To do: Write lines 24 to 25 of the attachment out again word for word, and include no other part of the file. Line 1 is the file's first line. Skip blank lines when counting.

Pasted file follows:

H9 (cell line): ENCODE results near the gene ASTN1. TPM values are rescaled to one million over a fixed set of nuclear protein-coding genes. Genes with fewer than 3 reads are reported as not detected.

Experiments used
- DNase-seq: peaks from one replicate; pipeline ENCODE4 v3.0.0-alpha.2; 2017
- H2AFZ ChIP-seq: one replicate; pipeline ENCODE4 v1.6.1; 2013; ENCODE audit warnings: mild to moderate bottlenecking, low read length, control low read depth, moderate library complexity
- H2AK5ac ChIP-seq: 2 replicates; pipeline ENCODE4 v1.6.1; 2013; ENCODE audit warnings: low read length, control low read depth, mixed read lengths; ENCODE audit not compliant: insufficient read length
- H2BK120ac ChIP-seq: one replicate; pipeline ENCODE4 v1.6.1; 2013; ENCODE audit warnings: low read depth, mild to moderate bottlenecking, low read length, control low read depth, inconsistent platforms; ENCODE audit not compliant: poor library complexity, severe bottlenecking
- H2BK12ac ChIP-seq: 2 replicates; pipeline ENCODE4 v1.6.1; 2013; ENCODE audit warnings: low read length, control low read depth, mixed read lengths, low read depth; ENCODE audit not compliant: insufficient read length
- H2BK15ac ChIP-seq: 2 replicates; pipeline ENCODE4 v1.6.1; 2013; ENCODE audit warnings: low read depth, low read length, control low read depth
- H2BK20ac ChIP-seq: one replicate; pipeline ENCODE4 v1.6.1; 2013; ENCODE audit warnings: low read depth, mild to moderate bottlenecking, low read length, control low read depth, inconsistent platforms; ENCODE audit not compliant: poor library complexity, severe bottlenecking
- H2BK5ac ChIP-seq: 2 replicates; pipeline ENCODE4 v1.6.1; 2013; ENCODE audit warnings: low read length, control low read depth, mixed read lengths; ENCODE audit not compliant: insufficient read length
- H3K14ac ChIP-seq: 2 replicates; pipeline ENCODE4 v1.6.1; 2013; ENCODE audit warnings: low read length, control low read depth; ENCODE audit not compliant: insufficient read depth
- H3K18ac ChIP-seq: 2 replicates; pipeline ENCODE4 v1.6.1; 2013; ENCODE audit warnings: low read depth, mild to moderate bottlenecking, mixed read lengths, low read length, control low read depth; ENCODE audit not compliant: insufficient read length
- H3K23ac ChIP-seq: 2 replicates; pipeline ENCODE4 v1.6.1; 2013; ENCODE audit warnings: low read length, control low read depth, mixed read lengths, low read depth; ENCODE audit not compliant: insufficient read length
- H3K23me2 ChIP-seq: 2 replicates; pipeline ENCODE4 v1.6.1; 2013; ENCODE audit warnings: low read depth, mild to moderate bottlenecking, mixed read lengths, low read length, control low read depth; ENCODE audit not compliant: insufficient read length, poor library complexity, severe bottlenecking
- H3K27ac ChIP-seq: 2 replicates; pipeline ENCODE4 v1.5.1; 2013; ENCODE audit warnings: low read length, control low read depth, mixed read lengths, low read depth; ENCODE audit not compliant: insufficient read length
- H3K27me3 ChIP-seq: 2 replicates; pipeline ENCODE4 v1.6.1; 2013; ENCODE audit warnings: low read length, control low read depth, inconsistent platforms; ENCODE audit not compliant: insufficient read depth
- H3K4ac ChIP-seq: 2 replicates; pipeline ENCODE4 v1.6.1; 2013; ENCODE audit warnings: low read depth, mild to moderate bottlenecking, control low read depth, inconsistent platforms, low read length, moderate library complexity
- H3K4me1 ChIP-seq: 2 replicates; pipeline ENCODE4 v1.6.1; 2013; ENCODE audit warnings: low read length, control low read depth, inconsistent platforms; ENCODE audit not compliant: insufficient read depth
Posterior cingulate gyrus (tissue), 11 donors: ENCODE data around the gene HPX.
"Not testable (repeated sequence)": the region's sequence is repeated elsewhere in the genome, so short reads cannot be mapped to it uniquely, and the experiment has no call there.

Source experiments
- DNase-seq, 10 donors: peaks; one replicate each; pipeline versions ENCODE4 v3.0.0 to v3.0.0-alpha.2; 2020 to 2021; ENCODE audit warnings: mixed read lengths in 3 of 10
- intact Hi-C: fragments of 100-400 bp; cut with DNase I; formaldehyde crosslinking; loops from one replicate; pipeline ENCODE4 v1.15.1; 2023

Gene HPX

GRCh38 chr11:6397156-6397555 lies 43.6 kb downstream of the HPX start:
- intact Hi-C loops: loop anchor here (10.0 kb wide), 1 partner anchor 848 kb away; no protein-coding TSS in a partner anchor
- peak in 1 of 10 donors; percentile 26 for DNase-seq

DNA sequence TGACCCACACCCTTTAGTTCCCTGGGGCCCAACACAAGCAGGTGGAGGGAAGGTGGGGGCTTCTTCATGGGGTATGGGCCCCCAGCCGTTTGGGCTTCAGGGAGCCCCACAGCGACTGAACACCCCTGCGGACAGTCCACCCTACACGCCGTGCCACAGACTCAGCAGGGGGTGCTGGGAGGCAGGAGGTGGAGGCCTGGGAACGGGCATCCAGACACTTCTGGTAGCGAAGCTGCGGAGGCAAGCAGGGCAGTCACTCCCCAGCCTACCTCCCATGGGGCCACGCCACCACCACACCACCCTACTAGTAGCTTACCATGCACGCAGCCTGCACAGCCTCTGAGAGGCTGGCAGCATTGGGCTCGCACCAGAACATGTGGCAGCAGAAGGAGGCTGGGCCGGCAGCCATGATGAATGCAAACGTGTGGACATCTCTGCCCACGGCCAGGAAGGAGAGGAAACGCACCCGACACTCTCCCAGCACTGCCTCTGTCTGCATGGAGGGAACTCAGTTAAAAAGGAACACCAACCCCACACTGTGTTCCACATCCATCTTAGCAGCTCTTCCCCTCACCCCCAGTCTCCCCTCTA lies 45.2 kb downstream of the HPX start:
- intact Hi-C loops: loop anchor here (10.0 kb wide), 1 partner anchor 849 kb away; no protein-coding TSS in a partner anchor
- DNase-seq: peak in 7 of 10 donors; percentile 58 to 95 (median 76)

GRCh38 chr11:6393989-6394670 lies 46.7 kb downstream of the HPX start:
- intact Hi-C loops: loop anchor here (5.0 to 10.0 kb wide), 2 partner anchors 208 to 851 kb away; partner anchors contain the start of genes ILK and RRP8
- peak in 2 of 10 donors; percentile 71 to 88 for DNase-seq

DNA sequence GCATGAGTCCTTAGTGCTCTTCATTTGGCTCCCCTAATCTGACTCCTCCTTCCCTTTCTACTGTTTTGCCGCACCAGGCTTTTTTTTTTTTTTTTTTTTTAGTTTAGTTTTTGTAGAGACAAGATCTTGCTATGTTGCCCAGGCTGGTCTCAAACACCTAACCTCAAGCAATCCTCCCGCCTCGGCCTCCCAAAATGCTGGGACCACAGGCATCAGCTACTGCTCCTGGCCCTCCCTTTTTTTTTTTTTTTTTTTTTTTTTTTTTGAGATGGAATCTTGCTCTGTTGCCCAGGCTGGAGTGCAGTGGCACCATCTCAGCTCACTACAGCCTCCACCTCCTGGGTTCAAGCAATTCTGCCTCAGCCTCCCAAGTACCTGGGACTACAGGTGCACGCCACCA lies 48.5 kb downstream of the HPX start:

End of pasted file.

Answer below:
Gene HPX

GRCh38 chr11:6397156-6397555 lies 43.6 kb downstream of the HPX start: